Preparation for simulation implies the following of a series of operations that are far from being just routine. First, the initial structure comes from the experiment. Expected issues include nonstructured or missing regions or residues, nonstandard ligands, or even structures bearing errors in the interpretation of experimental data. When a single system is simulated, all the effort in the preparation of the system is worth, as it assures the quality of the simulation result. Such setup is usually done manually, with a considerable human effort. A standard procedure to set up a system implies a number of well-known procedures: fixing structure errors; ionization of titrable amino acids; addition of structural water molecules, counter ions, and solvent; and energy minimization and equilibration of the system at the desired temperature. An expert modeler normally carries out these procedures using a set of helper programs. Such an expert has the necessary knowledge to surmount specific problems that may arise. For instance, the workflow used in the MoDEL project84 was programmed to run automatically, but a nonnegligible fraction of over 1,500 proteins prepared failed at some point of the process. With this scenario, for newcomers to MD simulation, even a single system setup could represent an unaffordable problem. Even worse, nonexpert users tend to blindly use default procedures leading easily to artifactual trajectories, which are hard to distinguish from the correct ones. This strongly contributes to the lack of popularity of biomolecular simulations among the bioinformatics or the biochemical community. MD simulations have been restricted to those research groups bearing the necessary expertise. Solving this issue requires an automatic setup of the simulation system. We would be looking for a clever black box for the nonexperts, but also for a robust software suite that can account for a large set of unrelated protein structures. All major MD codes56–59 come with a set of accompanying programs, which perform most steps of the preparation. Additionally, a number of initiatives, combining those tools with a user-friendly interface, have come into the scene to address this problem. CHARMM-Gui85 and CHARMMing,86 for CHARMM, or Guimacs,87 Gromita,88 and jSimMacs,89 for GROMACS, provide automatic setup functionality. VMD90 provides a number of plug-ins that allow to launch simulations with NAMD. Most of these tools provide a friendly environment to prepare systems for simulation without the need of a deep knowledge of the underlying operations, thus facilitating the access to the field for the newcomers. Unfortunately, due to the lack of a standard for the representation of molecular simulation data, most helper applications are restricted to a single MD package, and data is not easily interchangeable. Besides, although most use some kind of embedded scripting language, automation of procedures is not a straightforward task. Lessons learned in the preparation of the MoDEL database, by our group, leaded to the generation of a new set of tools, MDMoby and MDWeb91 that try to cover both aspects of the problem. On one hand, MDMoby provides a full set of web services, covering all setup, simulation, and analysis operations. The modular nature of such collection of web services allows incorporating them as a tool kit to the design of complex setup protocols and to run them programmatically. In turn, MDWeb, a web-based interface, provides a user-friendly bench where user can check for the quality of the input structure, tailor their own setup protocols, or use a collection of predefined ones.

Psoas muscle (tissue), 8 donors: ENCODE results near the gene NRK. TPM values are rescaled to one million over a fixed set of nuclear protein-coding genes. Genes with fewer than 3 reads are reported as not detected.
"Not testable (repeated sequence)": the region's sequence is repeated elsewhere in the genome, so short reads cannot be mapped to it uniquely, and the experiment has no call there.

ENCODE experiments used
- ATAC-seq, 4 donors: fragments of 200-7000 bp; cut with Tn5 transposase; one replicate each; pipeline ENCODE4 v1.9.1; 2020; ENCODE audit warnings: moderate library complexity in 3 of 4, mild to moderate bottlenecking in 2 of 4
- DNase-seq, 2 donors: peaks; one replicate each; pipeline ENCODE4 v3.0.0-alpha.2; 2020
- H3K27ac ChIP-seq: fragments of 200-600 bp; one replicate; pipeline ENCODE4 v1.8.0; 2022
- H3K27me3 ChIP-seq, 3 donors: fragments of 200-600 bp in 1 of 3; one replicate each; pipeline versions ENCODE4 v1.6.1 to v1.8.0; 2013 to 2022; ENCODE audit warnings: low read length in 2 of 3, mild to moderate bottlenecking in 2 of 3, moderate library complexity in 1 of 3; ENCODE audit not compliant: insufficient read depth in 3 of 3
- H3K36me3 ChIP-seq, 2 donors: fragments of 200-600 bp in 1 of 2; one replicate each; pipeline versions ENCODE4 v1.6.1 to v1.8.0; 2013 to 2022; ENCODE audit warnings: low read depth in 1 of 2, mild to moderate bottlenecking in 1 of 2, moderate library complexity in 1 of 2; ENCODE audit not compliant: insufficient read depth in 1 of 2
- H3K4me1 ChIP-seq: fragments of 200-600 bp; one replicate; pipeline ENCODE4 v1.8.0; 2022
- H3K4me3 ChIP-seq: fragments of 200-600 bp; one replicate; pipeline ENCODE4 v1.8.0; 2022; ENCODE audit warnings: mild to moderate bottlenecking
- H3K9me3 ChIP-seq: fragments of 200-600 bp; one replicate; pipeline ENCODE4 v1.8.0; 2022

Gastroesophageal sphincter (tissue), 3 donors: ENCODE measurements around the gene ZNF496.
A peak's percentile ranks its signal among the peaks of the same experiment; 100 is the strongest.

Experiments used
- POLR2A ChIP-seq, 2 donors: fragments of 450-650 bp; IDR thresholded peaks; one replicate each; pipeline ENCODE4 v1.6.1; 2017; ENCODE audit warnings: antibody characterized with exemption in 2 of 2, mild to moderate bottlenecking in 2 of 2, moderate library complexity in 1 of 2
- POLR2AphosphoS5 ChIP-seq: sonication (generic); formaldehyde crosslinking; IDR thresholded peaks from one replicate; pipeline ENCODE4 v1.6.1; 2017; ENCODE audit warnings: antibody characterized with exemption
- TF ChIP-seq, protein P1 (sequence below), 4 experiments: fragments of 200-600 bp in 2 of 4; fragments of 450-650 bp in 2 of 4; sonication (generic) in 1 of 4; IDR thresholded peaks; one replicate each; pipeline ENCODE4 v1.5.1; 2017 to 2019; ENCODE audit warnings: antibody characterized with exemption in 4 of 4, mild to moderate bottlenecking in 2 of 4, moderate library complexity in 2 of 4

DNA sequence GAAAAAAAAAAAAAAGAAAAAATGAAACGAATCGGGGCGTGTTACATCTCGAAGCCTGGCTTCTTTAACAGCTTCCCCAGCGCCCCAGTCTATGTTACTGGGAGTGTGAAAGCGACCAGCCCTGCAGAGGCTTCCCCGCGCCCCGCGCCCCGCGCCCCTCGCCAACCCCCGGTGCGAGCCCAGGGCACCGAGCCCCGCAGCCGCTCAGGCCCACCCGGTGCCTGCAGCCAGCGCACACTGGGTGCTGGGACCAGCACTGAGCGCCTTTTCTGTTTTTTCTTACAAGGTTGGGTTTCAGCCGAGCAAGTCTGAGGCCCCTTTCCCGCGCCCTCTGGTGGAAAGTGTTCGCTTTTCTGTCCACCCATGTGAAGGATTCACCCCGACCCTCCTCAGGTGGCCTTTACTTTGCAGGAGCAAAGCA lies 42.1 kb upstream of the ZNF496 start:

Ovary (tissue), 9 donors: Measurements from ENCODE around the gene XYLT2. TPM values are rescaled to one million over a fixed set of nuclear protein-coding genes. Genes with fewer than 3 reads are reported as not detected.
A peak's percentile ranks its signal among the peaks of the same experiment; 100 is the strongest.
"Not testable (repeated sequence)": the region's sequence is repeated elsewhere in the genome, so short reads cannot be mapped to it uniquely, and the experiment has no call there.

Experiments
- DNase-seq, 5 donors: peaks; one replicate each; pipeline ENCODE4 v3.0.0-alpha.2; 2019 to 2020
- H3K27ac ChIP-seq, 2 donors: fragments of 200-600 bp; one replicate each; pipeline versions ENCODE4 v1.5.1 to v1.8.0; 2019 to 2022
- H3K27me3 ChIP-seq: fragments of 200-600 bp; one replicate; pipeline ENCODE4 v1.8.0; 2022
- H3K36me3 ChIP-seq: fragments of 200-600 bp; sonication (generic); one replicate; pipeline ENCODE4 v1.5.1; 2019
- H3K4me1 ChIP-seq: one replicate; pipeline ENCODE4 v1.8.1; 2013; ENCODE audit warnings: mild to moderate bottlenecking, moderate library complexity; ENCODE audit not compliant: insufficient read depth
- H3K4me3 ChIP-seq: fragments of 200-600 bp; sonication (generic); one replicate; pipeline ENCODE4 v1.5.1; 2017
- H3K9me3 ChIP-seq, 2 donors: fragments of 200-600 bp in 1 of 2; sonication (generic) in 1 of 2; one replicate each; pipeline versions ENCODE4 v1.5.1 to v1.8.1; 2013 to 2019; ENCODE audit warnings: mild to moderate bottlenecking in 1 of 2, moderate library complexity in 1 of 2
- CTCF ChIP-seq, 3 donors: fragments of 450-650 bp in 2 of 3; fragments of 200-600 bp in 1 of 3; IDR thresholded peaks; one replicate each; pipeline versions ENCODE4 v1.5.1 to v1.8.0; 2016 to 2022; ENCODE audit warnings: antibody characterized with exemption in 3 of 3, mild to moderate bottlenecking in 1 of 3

Application: understanding allostery
Most regulation phenomena in proteins are explained within conformational transitions. The concept of allostery that translates conformational dynamics in functional implications has been analyzed since the early times of protein biochemistry.92–94 Conformation shift involved in allostery spans from small rearrangements to large quaternary shifts as those originally accounted by the Monod model. In any case, there is a general agreement that conformational shifts involved in allosteric transitions are simple in terms of collective movements.95 For this reason, molecular simulations could be a natural tool to understand allostery. However, the ability of free atomistic simulation algorithms to follow a complete transition path is limited. Most of the traditional reports of simulations in this field use simplified frameworks, like discrete MD96 or Go-Models,97 or even popular nonsimulation equivalents like elastic network models,98–101 and seek to find the transition path between known experimental structures. With full atom representations, it is usual to trick the algorithm by using targeted,102–104 or supervised MD105 where the simulation is artificially driven to the desired conformation. In this case, the analysis of the path could give insight into the energetics and details of the allosteric transition. For those cases where allosteric regulation is known to occur, but one of the ends is unknown, long simulations (alone106,107 or with enhanced conformational sampling) are required.108,109 The direct use of conformational ensembles without any conditioning is still out of the routine possibilities of present MD simulations; however, specific cases with well-defined collective motions could be feasible. Figure 4 shows an example where only 50 ns of simulation allowed for a conformational shift in Bacillus stearothermophilus lactate dehydrogenase (PDB code: 1LDN). This enzyme is known to exist in two states: a fully active, tetrameric state and a less active, dimeric one. Fructose-1,6-bisphosphate is a known allosteric regulator that allows the tetrameric state to be formed.110,111 The construction of stable dimeric state by site-directed mutagenesis allowed for the analysis of the less active form in more detail and confirmed that a significant conformational shift occurs when the tetrameric state is formed.112,113 The simulation of a B. stearothermophilus lactate dehydrogenase dimer protein starting with the conformation of the tetrameric one, as obtained from the experimental structure, reveals a significant intersubunit movement compatible with the experimental behavior of the enzyme (Figure 4). In this case, no computational bias was introduced; however, protein setup was done mimicking experimental conditions where the conformational shift is known to occur. The use of experimental restrains (but not necessarily the target structure) is being exploited to guide the simulation.31,114 Alternatively, free long simulations may be replaced by shorter simulations and analyzed with MSMs to provide quantitative insight.63–65 However target structure should be at some point explored to allow reconstructing the full process. The power of molecular simulations to uncover allosteric regulations is not in any doubt; however, there is still a long way until it could be routinely applied to all cases.